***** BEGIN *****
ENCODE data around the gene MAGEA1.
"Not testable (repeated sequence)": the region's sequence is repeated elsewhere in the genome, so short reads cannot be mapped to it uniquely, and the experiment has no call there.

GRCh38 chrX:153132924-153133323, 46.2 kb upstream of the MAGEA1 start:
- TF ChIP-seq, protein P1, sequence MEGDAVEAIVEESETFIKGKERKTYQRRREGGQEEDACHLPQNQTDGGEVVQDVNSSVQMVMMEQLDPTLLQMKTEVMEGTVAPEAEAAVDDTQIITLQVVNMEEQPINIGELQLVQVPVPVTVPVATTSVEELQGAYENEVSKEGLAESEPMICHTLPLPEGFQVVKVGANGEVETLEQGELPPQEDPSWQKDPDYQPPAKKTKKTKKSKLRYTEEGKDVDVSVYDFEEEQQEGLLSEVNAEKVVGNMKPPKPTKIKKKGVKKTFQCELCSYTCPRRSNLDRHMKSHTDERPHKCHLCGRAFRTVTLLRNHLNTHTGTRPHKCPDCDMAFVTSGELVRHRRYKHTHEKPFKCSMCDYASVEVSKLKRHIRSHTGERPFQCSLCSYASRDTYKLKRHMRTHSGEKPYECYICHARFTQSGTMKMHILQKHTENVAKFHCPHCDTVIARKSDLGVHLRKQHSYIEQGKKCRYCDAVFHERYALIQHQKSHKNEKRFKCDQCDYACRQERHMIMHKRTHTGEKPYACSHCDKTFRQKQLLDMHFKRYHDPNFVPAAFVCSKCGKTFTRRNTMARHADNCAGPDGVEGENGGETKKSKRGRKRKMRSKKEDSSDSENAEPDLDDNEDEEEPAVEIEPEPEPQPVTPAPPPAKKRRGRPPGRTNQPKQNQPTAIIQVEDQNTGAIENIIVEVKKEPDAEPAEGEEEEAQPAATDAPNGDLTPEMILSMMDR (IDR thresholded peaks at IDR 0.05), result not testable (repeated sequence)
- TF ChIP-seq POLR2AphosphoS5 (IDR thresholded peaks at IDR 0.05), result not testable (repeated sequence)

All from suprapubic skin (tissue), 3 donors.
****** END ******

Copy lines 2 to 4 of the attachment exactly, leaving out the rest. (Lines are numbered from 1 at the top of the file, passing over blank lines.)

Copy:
"Not testable (repeated sequence)": the region's sequence is repeated elsewhere in the genome, so short reads cannot be mapped to it uniquely, and the experiment has no call there.

GRCh38 chrX:153132924-153133323, 46.2 kb upstream of the MAGEA1 start:
- TF ChIP-seq, protein P1, sequence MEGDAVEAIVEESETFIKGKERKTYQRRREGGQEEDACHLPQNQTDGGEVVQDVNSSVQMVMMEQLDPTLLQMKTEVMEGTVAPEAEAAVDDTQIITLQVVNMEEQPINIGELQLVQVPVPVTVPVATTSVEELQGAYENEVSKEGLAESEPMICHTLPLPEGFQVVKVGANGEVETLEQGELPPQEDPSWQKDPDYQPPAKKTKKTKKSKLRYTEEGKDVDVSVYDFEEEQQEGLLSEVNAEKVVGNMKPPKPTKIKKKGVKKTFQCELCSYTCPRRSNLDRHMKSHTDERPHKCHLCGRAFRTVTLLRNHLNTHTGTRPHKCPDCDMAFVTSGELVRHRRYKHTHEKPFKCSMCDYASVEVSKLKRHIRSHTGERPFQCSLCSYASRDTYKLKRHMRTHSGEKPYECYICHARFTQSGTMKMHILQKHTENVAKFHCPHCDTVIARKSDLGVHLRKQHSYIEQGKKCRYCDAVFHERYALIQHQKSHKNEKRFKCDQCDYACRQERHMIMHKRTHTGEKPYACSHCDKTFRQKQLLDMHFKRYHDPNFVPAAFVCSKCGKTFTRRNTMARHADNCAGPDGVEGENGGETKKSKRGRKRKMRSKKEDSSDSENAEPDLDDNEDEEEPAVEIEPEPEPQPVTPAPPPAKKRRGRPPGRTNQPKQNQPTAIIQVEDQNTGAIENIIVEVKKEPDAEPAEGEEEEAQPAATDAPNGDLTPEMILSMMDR (IDR thresholded peaks at IDR 0.05), result not testable (repeated sequence)